– Spread to Andalusia, or present day Spain most likely through Islamic conquests
– 1492 Spanish Inquisition resulting in European adaptation of the lute and the exile of Jews from Spain to Northern Africa and the Middle East.

– the ud was considered the king of musical instruments in the Arab world
​- versatility, popularity
– can be played in two distinctive styles: Ottoman and Egyptian
Al-Farid – Egyptian style: http://www.mikeouds.com/audio/farido1.mp3
Yair Dalal – Ottoman style

Symbolism
– known for its calming, healing, and meditative properties
http://www.youtube.com/watch?v=Jwl9QJWq-2o&feature=youtu.be&t=1m6s
– symbol of tranquility: “the ud invigorates the body…It calms and revives hearts” (Grove)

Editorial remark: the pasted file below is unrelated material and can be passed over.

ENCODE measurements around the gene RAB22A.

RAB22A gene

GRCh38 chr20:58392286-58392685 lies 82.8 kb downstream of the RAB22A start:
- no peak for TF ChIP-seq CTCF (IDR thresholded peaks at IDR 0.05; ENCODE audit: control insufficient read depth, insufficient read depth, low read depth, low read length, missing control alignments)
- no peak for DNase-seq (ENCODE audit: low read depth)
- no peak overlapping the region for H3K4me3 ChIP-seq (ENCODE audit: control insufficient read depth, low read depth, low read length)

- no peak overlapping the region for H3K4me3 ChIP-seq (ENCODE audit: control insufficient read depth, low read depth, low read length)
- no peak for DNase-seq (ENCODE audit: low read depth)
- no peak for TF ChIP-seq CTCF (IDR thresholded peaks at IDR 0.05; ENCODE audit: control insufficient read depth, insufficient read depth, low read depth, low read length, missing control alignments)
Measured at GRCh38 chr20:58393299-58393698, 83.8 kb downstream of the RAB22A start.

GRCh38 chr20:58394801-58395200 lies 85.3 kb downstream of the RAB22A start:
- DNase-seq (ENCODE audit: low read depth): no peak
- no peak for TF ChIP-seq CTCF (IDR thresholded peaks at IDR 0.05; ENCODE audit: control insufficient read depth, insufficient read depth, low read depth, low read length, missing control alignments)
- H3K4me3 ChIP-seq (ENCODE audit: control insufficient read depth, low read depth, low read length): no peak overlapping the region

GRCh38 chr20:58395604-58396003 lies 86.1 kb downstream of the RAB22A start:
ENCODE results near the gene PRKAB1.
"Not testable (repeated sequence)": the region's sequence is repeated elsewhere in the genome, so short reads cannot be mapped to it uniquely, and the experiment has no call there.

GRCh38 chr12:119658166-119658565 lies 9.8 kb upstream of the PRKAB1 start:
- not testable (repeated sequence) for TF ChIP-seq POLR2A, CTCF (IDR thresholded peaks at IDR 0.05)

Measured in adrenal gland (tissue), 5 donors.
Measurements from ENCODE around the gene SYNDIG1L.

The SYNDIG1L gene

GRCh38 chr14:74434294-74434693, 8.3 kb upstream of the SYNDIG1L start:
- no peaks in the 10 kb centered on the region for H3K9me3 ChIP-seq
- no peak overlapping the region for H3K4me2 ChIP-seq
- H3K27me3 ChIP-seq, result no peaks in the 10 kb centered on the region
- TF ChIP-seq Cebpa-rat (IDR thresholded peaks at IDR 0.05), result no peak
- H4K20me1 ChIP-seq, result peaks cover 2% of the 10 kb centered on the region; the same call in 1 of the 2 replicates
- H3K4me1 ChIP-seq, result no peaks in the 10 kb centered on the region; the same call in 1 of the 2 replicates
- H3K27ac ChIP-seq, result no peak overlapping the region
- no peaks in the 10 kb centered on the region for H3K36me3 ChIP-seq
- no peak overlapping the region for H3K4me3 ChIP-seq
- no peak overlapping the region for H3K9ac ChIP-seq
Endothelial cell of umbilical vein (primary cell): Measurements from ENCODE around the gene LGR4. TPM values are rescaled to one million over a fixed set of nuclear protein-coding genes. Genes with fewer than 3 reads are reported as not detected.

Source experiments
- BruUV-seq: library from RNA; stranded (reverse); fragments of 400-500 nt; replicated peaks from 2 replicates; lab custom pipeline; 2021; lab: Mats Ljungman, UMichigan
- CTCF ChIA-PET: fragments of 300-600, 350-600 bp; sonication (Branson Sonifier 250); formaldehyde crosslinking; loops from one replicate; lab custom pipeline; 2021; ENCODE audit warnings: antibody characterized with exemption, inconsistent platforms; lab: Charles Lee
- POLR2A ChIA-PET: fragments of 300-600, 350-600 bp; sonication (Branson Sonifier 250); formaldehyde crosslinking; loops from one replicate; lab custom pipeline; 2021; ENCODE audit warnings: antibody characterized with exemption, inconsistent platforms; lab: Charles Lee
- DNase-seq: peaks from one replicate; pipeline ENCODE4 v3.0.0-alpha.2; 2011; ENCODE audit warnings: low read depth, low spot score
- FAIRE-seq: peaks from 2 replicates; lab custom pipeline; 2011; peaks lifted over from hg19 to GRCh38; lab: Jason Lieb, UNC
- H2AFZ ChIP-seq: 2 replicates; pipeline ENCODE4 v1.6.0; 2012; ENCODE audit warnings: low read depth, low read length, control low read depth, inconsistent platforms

– structure of harmonious proportions

Yair Dalal
– representing Israel and Middle Eastern cultures, fusing them through music
– peace activist between the two cultures
– Opinion: use of the ud as a symbol of peace

Ud in Shaping Israeli History
– Erza Aharon: ud player and singer who immigrated to Jerusalem in 1934
​- created a small radio program called “Sounds of the East”
​- “wished to provide the Arabic music with a new national Jewish style, encompassing Hebrew texts, western instruments, and harmonization” (Hirshberg 198-199)
– Early Hebrew songs were translated from Arabic, ud suitable to back up singing

Shofar

History
– only Jewish liturgical instrument that survived the destruction of the Second Temple of Jerusalem by the Romans in 70 CE.
– made out of a ram’s horn

Symbolism
– Ties to the Binding of Isaac
​- (From Genesis 22) Story of a ram sacrificed in place of Isaac, son of Abraham
– Mount Sinai
​- (From Exodus 16) Story of when God descended and gave Moses the ten commandments.